- File: James Buck
- Site of CityPlace Burlington project
This "backstory" is a part of a collection of articles that describes some of the obstacles that Seven Days reporters faced while pursuing Vermont news, events and people in 2019.
When I signed on to the Seven Days Burlington beat in April, I knew I'd be spending a lot of time at city hall. The Queen City reporter has the honor of covering city council meetings almost every other Monday night. And, let me tell you, there's nothing quite like spending the final third of a 12-hour workday in a really uncomfortable folding chair.
What I didn't count on, though, was the camaraderie I found in what I call Reporters Row. Apparently, it's tradition for media types to congregate in the right front row of chairs — at least, that's what VTDigger.org reporter Aidan Quigley told me on my first day. He started covering Burlington seven months before I did, so he took it upon himself to show me the ropes. The four-hour meetings pass a smidgen faster when the person next to you is under that same deadline crunch. We reporters share name spellings and eye rolls when discussions drag on. And on and on. We take bets on when the meetings will adjourn, and we're usually wrong.
In Reporters Row, we're competitors but colleagues, too, reveling in the inane idiosyncrasies that define #BTVCC meetings. It's just another Monday for us when a Burlingtonian takes the mic at public forum and free-associates on the Queen City conflicts du jour. It wouldn't be city council without President Kurt Wright (R-Ward 4) cracking a sarcastic joke or mispronouncing a speaker's name. And it doesn't surprise us when protesters bring signs to underscore their varied points. It's all part of the gig.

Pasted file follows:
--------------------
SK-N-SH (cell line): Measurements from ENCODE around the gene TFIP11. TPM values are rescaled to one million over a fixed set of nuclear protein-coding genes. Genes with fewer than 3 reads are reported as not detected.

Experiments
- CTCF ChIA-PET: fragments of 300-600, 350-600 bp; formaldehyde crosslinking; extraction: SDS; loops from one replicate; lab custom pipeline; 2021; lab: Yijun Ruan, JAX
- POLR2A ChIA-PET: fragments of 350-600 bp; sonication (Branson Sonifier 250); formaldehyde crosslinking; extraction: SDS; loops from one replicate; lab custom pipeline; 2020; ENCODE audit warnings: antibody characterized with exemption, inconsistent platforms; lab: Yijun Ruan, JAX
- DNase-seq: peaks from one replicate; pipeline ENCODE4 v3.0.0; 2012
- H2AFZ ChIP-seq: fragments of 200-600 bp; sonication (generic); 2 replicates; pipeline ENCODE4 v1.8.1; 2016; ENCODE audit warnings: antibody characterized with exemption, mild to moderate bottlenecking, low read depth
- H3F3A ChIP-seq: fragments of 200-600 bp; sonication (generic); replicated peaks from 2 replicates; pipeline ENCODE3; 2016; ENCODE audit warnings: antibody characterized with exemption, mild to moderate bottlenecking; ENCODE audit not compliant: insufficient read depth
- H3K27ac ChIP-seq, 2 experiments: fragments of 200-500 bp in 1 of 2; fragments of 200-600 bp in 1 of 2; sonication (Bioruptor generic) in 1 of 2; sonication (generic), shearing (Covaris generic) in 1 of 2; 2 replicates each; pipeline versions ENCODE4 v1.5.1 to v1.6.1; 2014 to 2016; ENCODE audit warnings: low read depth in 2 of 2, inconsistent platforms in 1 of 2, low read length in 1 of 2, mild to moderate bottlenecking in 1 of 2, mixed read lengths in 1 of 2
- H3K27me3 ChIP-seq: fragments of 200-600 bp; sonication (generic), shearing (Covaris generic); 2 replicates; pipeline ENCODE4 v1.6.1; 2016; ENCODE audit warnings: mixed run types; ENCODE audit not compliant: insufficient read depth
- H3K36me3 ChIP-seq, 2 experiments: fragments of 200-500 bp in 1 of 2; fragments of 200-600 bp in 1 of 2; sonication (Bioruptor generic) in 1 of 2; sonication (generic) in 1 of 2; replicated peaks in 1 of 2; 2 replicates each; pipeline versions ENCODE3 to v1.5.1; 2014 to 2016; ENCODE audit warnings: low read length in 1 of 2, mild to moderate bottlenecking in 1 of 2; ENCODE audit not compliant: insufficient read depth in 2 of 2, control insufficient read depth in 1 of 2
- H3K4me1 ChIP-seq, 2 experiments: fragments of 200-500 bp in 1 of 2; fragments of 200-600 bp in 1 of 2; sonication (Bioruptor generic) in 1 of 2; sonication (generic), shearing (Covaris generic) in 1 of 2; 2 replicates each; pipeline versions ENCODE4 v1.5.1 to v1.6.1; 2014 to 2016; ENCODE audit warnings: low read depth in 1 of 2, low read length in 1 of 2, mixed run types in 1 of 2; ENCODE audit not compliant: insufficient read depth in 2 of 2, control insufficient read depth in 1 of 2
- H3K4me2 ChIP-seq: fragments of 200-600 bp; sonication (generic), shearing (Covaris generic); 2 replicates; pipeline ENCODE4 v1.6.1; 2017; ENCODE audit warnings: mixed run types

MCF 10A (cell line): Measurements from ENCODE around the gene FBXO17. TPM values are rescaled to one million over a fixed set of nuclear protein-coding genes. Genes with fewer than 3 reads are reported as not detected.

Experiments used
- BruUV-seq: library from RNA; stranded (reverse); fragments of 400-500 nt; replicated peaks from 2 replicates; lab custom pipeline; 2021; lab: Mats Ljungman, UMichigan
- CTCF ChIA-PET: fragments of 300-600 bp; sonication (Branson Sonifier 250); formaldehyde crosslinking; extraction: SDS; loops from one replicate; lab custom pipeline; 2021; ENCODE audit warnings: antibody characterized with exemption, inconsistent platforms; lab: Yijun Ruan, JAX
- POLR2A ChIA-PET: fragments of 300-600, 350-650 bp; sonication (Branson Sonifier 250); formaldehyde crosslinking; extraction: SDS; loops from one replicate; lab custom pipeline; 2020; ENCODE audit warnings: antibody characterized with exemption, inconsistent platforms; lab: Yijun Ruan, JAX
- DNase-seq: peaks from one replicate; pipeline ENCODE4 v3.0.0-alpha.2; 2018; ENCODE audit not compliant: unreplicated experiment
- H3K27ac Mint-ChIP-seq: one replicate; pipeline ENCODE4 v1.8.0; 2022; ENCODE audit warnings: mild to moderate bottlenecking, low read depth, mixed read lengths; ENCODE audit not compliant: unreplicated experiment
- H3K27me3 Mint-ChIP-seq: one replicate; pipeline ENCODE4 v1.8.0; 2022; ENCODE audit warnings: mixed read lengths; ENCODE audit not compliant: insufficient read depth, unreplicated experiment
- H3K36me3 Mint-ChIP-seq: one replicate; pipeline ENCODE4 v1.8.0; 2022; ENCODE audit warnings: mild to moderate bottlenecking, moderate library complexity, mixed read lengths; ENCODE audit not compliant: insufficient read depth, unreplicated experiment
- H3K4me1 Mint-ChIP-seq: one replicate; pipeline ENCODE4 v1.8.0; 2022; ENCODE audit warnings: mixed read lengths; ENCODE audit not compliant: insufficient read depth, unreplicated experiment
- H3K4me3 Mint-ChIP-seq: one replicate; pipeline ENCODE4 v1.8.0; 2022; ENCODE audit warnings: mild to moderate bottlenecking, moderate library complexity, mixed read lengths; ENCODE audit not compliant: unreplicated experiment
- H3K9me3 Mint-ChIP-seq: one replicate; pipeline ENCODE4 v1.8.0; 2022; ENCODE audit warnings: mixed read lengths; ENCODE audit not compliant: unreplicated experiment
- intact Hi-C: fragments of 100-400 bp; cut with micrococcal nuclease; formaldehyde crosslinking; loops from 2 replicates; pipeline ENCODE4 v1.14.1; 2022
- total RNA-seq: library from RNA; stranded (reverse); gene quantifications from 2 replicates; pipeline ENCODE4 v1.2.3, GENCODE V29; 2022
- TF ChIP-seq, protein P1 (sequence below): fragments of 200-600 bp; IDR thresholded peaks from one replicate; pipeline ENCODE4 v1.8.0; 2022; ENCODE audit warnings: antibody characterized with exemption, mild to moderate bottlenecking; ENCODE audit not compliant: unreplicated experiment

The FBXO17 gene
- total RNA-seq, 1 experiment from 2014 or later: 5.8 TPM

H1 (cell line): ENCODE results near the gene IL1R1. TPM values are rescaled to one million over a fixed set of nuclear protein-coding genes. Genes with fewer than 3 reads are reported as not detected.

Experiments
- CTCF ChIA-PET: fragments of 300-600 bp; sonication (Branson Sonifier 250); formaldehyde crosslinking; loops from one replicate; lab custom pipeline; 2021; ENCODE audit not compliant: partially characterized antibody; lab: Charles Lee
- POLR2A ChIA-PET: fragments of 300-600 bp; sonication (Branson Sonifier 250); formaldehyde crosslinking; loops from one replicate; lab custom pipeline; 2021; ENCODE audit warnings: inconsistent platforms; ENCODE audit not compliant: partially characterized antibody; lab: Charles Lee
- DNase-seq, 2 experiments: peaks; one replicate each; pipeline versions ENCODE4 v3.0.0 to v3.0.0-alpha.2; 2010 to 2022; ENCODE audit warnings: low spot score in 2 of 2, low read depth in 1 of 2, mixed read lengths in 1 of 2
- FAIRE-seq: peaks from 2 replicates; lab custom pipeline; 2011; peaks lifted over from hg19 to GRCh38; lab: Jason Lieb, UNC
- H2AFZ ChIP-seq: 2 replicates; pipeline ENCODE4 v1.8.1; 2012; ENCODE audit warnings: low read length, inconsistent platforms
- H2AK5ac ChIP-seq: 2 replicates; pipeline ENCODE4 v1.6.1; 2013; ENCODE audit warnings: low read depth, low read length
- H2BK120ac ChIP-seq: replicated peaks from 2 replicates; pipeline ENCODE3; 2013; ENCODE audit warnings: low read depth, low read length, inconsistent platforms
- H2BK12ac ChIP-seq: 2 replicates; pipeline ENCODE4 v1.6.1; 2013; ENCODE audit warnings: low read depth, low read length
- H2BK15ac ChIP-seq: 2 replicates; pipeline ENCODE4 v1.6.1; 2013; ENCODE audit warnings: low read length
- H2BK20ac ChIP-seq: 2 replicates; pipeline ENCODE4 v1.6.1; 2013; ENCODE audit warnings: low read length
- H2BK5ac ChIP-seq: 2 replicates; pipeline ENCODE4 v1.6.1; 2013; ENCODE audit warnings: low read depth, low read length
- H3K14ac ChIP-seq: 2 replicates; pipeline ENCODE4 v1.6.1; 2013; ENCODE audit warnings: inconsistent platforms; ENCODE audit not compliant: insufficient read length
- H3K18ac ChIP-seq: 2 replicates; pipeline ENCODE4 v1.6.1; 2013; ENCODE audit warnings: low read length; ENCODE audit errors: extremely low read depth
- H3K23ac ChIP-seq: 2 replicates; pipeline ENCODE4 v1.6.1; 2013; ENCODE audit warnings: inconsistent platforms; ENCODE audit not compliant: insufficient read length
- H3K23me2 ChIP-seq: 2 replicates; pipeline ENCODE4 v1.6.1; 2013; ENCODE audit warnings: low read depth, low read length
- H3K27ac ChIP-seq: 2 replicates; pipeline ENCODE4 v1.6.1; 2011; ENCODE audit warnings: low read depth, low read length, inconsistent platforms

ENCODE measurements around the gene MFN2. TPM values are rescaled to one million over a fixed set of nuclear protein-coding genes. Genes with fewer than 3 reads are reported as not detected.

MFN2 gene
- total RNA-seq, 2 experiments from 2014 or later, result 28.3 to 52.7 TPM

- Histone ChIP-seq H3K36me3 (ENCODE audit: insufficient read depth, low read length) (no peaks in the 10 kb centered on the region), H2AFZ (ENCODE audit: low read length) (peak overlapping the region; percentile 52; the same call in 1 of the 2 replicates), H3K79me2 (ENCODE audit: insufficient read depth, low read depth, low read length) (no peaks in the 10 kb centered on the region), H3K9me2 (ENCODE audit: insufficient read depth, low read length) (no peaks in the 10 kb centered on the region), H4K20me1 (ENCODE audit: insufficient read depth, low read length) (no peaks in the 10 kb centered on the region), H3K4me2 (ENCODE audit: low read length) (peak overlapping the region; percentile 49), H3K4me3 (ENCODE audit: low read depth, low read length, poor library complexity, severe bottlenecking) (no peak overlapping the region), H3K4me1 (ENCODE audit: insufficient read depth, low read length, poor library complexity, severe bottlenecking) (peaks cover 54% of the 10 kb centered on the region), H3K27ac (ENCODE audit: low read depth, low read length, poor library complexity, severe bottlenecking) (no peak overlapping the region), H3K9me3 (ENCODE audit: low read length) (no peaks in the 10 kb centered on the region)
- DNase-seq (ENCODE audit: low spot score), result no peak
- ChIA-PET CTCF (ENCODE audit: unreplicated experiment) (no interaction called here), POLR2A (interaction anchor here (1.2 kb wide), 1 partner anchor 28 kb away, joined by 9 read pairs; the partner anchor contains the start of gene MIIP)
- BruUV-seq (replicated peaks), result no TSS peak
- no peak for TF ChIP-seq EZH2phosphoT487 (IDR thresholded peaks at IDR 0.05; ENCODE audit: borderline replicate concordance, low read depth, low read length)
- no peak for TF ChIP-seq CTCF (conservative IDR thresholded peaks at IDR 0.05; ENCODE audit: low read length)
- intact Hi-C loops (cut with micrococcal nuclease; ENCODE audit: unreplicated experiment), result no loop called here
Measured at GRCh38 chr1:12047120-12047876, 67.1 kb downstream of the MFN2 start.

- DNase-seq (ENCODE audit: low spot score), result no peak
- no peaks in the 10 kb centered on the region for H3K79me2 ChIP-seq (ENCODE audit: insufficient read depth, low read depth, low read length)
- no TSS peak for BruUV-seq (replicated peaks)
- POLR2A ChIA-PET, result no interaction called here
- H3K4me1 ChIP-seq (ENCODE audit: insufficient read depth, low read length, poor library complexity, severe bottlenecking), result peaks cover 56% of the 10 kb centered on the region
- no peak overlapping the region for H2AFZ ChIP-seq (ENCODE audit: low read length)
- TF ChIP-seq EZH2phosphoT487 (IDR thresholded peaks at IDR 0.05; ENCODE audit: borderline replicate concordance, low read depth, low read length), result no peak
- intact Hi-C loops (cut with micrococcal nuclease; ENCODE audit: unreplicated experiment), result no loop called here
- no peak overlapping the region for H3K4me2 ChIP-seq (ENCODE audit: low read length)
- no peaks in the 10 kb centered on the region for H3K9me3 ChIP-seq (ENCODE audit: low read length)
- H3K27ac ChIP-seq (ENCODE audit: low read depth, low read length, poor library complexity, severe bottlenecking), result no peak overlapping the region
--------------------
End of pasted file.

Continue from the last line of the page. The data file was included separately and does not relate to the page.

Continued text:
One Monday night in July, the press gaggle roosted outside a conference room, waiting for councilors to exit a closed-door session with an update about the long-stalled CityPlace Burlington project. Soon a project architect announced, not so quietly, to his colleagues across the hall that he'd just heard the project would be redesigned. It was the biggest news about CityPlace in months.
I immediately looked at Aidan and my other meeting buddies, Vermont Public Radio's Liam Elder-Connors and WPTZ-TV's Ross Ketschke: Did they hear what I just heard? They did. And when the architect flew out of the doors onto crowded Church Street, we followed. We were literally chasing a lead.
I filed my story just after midnight and went to bed tired but wired as usual, knowing my article would see the light of day before I would, in the Seven Days' "Know It All" e-newsletter that goes out to readers at 5 a.m.